A series of random thoughts composed while pondering why the day off from work is called Labor Day when in fact the actual "labor" takes place on the days that follow:
- A frightening moment for Braves' second baseman Marcus Giles this week when he was told by doctors that he had a heart problem. Turns out, the doctors were wrong and Giles merely has acid reflux, an uncomfortable condition that is so different from a surgery-requiring heart condition that whatever doctor or doctors were involved in the diagnosis should be slapped with either the back of Giles' hand or some kind of malpractice suit.
- On the subject of the Braves, The OCC went out to Shea Stadium last evening (accompanied by Father of OCC and Mother of OCC) to catch a Braves-Mets matchup. And the topic of conversation for much of the night (as the Braves cruised to a tidy 5-0 victory) was time taken between pitches by each team's hurler. A true contrast of styles between Steve Trachsel and Chuck James. At one point in the game, counting out how long each pitcher took from the time he received the ball and the time he threw it, Trachsel clocked in at a brutal 25 seconds, while James came in at 8 seconds. In between just about every pitch, Trachsel had to administer a rub down (to the baseball, you sickos) and clean off his spikes. The diagnosis from Mother of OCC: Trachsel is obsessive-compulsive. Not sure about that, but I think we can all agree he's annoying as hell to watch.
- While perusing some stats last evening (we baseball nerds do this for no good reason from time to time), happened to notice that Frank Thomas is having a truly bizarre season: 30 homers and 8 doubles entering Monday night's game. Obviously Big Frank isn't the fastest man in the world, but it's truly odd for a premium slugger to have so few two-base hits. Can we get our researcher to look into the last time a player had 30+ homers and less than 10 doubles in one year? Has that ever happened? (I am now receiving word that we do not have a researcher.)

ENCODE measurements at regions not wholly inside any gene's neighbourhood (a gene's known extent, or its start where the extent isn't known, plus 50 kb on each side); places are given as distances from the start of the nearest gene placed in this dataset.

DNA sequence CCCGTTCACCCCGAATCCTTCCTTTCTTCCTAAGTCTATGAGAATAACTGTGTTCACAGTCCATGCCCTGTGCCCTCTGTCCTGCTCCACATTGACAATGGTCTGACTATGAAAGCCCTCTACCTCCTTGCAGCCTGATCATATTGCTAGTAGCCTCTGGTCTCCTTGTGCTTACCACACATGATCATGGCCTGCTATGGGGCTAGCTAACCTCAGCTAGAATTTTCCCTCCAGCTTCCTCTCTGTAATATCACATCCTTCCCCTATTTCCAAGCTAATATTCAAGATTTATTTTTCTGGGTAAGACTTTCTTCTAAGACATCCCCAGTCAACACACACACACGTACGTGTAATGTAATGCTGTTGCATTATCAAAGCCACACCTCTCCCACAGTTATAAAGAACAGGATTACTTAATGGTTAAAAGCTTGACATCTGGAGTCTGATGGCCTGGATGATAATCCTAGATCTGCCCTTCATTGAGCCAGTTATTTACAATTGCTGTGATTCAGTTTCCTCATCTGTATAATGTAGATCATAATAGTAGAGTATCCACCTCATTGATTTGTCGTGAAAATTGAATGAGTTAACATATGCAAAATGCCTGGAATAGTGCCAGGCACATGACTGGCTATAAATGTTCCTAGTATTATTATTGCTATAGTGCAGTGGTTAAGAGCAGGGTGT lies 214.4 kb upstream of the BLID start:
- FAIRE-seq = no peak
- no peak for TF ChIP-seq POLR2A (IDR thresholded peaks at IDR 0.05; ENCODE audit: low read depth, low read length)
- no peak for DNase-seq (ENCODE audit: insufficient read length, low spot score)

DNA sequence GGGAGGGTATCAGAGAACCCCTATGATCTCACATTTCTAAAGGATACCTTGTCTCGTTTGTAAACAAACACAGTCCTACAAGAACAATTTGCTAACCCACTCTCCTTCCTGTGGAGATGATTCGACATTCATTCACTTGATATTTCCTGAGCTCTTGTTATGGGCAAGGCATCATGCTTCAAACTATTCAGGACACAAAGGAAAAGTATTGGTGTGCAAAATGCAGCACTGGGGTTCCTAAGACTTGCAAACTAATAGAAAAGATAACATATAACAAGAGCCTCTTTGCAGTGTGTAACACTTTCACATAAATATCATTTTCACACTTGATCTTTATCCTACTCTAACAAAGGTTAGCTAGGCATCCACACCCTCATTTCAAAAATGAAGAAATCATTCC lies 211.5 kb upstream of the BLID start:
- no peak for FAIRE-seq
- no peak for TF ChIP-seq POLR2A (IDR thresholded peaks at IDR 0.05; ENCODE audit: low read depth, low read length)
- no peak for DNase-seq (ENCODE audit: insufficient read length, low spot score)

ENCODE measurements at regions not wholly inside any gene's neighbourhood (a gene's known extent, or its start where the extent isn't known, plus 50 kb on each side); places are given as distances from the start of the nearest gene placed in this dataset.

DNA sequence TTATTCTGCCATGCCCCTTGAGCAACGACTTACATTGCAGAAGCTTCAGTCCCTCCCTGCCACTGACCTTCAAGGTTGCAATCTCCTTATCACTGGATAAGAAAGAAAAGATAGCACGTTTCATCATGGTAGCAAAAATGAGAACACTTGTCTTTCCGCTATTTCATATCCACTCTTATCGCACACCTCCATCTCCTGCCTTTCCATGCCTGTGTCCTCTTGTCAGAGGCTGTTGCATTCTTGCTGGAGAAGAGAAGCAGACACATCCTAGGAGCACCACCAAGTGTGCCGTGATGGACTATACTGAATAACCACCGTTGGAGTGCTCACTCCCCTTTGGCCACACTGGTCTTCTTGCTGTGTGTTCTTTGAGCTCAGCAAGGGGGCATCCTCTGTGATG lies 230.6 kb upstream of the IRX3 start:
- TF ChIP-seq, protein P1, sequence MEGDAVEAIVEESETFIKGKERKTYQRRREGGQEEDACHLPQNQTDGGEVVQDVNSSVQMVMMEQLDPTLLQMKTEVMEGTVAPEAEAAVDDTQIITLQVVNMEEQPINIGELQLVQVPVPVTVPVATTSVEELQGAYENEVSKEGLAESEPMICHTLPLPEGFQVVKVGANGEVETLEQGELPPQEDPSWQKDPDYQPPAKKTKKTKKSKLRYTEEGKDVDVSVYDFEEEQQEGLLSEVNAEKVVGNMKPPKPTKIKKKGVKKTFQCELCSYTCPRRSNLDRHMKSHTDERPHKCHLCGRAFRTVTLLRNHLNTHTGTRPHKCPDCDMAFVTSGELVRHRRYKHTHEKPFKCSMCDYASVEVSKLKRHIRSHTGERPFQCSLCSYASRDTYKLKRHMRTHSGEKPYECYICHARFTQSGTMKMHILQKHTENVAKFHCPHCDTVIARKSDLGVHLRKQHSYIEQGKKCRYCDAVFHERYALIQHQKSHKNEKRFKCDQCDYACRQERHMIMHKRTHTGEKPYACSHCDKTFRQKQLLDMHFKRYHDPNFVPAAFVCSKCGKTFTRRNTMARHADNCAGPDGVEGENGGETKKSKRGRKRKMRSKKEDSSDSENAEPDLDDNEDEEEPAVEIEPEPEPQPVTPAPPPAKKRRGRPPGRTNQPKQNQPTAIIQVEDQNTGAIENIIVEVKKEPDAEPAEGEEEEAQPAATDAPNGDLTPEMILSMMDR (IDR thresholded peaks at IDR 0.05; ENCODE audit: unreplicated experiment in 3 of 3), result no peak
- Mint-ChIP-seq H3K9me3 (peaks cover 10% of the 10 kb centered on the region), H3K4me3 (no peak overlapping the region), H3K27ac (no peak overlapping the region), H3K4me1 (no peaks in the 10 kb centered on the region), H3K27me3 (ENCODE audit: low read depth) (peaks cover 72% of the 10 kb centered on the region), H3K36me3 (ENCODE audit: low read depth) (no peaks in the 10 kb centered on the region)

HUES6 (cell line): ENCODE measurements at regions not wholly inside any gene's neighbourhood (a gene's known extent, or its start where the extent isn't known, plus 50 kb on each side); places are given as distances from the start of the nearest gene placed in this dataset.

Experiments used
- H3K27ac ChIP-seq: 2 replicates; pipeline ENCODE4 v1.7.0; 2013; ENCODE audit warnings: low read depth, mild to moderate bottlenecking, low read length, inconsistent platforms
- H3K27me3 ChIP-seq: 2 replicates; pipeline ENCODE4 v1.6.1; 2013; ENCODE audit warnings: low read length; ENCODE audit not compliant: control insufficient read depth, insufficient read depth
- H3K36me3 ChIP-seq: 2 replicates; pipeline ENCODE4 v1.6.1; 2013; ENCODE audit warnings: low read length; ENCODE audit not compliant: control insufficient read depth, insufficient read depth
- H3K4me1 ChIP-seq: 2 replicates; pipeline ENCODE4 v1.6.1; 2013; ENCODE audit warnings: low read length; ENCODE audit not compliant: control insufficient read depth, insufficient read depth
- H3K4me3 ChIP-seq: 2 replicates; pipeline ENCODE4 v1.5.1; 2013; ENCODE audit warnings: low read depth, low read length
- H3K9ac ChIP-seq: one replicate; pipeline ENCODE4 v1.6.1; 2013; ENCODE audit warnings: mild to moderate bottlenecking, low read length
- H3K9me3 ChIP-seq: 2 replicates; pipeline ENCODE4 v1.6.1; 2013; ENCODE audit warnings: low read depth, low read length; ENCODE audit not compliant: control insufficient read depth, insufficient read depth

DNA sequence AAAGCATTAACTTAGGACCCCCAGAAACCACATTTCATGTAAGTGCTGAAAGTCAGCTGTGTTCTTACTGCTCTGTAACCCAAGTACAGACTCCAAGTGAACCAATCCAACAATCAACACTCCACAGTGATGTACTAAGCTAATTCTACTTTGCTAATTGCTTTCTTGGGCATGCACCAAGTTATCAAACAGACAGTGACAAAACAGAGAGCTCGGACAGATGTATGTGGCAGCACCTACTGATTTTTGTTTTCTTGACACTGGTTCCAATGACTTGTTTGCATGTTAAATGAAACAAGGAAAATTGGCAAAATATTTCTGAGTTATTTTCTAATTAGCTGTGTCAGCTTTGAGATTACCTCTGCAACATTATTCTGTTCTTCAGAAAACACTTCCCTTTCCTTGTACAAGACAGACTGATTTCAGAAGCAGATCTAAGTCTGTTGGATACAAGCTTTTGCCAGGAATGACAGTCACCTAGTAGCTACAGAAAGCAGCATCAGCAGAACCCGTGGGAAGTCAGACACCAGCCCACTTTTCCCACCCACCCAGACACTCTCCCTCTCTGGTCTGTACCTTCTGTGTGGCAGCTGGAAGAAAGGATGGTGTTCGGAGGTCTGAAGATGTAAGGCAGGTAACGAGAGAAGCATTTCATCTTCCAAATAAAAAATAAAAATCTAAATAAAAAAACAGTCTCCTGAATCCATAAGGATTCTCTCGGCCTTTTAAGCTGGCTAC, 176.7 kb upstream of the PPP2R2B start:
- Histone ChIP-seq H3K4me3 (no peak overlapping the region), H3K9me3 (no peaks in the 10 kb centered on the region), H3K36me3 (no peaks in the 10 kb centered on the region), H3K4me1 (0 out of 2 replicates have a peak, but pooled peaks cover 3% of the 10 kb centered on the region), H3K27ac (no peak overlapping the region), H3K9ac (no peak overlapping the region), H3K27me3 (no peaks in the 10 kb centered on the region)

- In a mildly disturbing (and now ongoing) trend that began when Yankees' manager Joe Torre recently referred to Angels' infielder Howie Kendrick as a "good-looking young man" apropos of nothing, Rangers' manager Buck Showalter has now jumped on the bandwagon with this gem about his rookie outfielder Nelson Cruz: "There's a lot to like there -- he has a good work ethic and a good face, a lot of skills that he brings to the table." Beg your pardon? A good face? Has Buck completely lost it? At least in Torre's case we were able to infer that he meant to say that Kendrick was an impressive young baseball player, but Showalter just dropped an F (face) bomb completely out of the blue. If he ever starts channeling Captain Oveur from Airplane ("So tell me Nelson, have you ever seen a grown man naked?"), it might be time for Nelson Cruz to politely ask for a trade.
- Lastly, as you most likely have heard by now, the man known to some as Steve Irwin but to most as Crocodile Hunter died on Monday in Australia, killed by a stingray's poisonous barb when it poked a hole in his heart. At the risk of sounding insensitive (a risk that hasn't always deterred The OCC in the past), could Crocodile Hunter have really gone out any other way? Not to say there's any justice in a the man being taken down at age 44 for no clear reason, but in some abstract cosmic way, is this better than if he had died peacefully in his sleep at age 75? Knowing nothing about the man's off-camera persona, you have to wonder what he would think of this. Would he perhaps, knowing what happened to him, give it just the slightest pump of the fist because he knows he was doing what he loved when it all ended? Which is all to say, in the least corny way possible, that though he may have gone too early, The Crocodile Hunter went out like a champion.